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Book Reviews   |    
Behavioral Activation for Depression: A Clinician's Guide

Behavioral Activation for Depression: A Clinician's Guide
by Christopher R. Martell,Sona Dimidjian. and Ruth Herman-Dunn.; New York, Guilford Press, 2010, 220 pages, $35

Reviewed by Christopher Rodgman, M.D.
Psychiatric Services 2012; doi: 10.1176/appi.ps.2012p837a
View Author and Article Information

The reviewer reports no competing interests.

Dr. Rodgman is with the Department of Psychiatry and Behavioral Sciences, Tulane University School of Medicine, New Orleans.

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The guide Behavioral Activation for Depression sets out with a formidable task: to teach new-found recruits as well as the seasoned professional to provide behavioral therapy comfortably and effectively in whatever field they choose to practice. In this vein, the authors succeed, and given the caliber of the professionals behind the work, this is hardly surprising. Dr. Martell is a distinguished practitioner in both clinical psychology and behavioral psychology through the American Board of Professional Psychology and is a founding fellow of the Academy of Cognitive Therapy. Dr. Dimidjian has researched extensively in the treatment and prevention of depression among pregnant women as well as in the postpartum period. She is a leading expert in cognitive and behavioral approaches to depression and is widely published in the area of behavioral activation. Dr. Herman-Dunn is in private practice and has been a research therapist on several large randomized clinical trials for behavioral therapy.

To the outsider, behavioral therapy seems almost intuitive. Its basic principle, which is reiterated throughout the book, is “just do it.” The idea is simple; if you get up, get active, and do the things you're avoiding, you'll feel better. However, people with ties to the patient have probably already given this advice, so how does a therapist help facilitate this change? Most practitioners have recommended, for example, that patients exercise or reconnect with old friends—with little result. The answer, it seems, is to help the patient formally schedule activities and then work together to overcome obstacles. It is important as well to assign homework, as is done in cognitive-behavioral therapy, because the patient can frequently get off track if he or she is not closely monitored. This approach is in the trend of the research in the field, and this book is certainly a useful addition to the field of knowledge.

This work is clearly a labor of love, and its strengths shine through. Multiple patient scenarios are explored, including one theoretical patient present from start to finish, who works through resistance and finally achieves success. Step-by-step instructions are provided as well as detailed examples of possible homework assignments and how a patient might complete them, with mood-monitoring exercises and tips to overcome obstacles. Helpful hints are provided to help the therapist derail ruminations and maintain activation. The style of the book is short and succinct, and each chapter provides helpful summaries. At fewer than 250 pages, it is easily digestible, even for the busiest of practitioners.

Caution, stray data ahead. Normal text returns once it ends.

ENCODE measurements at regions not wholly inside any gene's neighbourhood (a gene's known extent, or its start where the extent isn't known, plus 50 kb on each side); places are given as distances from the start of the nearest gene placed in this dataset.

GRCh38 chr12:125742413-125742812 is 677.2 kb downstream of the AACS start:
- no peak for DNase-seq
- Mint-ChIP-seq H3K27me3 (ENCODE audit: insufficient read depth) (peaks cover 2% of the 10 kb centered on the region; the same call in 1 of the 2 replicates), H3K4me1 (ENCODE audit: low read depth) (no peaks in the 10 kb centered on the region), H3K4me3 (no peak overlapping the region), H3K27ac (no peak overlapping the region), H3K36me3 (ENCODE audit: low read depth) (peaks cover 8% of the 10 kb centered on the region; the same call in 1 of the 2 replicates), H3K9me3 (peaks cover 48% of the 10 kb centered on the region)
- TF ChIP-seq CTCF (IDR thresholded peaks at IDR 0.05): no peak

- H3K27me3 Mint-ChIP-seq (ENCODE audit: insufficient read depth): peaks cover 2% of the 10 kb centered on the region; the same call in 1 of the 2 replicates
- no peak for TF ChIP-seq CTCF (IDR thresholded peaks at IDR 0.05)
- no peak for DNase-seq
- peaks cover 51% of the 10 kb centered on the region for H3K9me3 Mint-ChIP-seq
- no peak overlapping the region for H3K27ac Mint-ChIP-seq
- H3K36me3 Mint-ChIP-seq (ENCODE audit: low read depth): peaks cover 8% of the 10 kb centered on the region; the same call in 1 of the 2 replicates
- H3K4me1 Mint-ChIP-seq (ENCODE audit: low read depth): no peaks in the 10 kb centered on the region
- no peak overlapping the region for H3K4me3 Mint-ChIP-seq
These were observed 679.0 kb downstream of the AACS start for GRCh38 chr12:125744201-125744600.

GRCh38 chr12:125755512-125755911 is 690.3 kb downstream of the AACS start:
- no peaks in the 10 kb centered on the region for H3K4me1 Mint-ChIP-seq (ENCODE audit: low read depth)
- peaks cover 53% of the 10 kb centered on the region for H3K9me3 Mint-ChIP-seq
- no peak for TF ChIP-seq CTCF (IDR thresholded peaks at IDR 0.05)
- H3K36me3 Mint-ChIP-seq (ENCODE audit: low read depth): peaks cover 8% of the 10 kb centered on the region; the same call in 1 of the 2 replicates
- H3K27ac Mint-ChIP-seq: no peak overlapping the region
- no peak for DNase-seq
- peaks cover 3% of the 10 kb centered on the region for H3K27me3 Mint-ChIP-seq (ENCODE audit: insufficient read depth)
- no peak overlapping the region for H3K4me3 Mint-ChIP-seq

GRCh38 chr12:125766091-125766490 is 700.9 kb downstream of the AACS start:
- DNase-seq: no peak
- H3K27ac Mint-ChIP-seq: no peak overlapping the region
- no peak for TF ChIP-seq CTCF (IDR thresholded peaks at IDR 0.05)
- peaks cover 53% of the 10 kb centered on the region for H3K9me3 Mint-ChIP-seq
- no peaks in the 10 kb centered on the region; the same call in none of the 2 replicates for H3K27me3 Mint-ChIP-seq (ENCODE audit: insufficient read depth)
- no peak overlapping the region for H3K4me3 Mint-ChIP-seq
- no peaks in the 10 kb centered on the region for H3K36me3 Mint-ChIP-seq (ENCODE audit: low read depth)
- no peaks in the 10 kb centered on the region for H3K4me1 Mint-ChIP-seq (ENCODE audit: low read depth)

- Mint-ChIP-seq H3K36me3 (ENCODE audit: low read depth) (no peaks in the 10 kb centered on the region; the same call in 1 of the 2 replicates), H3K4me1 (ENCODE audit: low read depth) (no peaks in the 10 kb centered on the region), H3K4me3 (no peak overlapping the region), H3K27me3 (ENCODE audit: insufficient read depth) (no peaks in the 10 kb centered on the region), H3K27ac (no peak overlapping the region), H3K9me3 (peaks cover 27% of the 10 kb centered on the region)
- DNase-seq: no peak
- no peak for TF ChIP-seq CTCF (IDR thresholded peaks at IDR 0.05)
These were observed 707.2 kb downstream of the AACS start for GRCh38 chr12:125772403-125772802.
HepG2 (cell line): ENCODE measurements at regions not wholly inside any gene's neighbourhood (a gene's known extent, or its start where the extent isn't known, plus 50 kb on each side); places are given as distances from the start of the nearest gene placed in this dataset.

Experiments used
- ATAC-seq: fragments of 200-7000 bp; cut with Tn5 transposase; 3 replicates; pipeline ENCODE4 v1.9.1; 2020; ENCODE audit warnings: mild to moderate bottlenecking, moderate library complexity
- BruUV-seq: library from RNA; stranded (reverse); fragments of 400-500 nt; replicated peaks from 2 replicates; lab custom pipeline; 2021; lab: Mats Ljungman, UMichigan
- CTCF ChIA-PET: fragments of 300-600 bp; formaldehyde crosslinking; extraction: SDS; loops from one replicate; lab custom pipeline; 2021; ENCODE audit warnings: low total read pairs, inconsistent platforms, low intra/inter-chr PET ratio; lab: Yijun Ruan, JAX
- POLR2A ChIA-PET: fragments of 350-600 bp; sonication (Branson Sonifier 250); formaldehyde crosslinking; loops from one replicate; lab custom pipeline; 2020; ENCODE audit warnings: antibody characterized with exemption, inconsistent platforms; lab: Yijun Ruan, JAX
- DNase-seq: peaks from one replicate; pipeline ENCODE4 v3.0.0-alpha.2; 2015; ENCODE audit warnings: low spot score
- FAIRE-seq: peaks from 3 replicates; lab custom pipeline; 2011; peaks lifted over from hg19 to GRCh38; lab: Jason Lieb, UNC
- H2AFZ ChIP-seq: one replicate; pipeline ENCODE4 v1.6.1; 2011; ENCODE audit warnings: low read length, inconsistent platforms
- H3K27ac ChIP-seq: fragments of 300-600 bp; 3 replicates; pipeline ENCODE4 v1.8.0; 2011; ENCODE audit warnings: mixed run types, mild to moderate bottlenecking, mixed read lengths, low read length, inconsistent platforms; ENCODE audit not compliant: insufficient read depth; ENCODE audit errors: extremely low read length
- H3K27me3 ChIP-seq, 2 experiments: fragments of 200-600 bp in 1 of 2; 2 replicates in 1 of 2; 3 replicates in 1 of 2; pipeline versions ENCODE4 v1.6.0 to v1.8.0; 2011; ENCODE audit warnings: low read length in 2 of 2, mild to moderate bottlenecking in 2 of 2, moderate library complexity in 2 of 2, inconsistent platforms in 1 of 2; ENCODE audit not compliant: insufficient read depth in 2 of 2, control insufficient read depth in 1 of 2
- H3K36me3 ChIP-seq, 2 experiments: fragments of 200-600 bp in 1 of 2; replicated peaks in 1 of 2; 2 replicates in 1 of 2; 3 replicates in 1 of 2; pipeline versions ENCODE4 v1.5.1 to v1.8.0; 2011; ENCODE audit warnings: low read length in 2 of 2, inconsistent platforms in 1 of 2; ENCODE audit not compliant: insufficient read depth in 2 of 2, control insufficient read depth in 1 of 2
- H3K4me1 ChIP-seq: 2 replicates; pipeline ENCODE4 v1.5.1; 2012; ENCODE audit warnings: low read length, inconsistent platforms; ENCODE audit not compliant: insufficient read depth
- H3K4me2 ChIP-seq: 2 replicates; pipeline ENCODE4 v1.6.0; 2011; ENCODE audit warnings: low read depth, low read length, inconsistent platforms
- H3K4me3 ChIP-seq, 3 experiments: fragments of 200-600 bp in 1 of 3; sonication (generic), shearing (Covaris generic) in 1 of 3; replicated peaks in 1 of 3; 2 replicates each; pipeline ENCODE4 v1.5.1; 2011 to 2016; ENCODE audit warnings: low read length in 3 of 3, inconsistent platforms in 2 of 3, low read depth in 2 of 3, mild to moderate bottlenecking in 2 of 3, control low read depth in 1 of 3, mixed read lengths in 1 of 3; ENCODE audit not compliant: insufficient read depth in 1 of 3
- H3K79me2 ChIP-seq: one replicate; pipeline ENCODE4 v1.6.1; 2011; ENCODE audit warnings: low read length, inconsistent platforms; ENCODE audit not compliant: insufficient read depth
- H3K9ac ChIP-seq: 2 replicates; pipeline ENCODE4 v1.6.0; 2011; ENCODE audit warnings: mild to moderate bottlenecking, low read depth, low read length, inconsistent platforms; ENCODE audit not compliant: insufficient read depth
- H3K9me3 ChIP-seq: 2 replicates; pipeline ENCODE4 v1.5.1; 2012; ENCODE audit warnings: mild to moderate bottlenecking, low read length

The book overall is very good, but a few suggestions are noted here for future editions. Some of the patient interactions are unrealistic and unbelievable, eliciting the occasional raised eyebrow from the reader. The example homework assignment sheets are printed in an appendix in the back in type that is too small. This arrangement does not allow the sheets to be easily photocopied for use, even though the book grants permission for a purchaser to do so. With a scanner, worksheets can be blown up to usable size, but this is cumbersome and frustrating for the less technically savvy. Overall, however, the book is an excellent tool for those who wish to practice behavioral activation. I find myself doing many of the recommended exercises myself when I can't sleep or when the anxieties of work become overwhelming, and my patients have benefited from these exercises as well. Behavioral Activation for Depression is well written and easy to read, and it would be a helpful addition to the library of most therapists. It could easily be used as a teaching tool in therapy classes for psychologists and psychiatrists alike. I highly recommend giving it a read.




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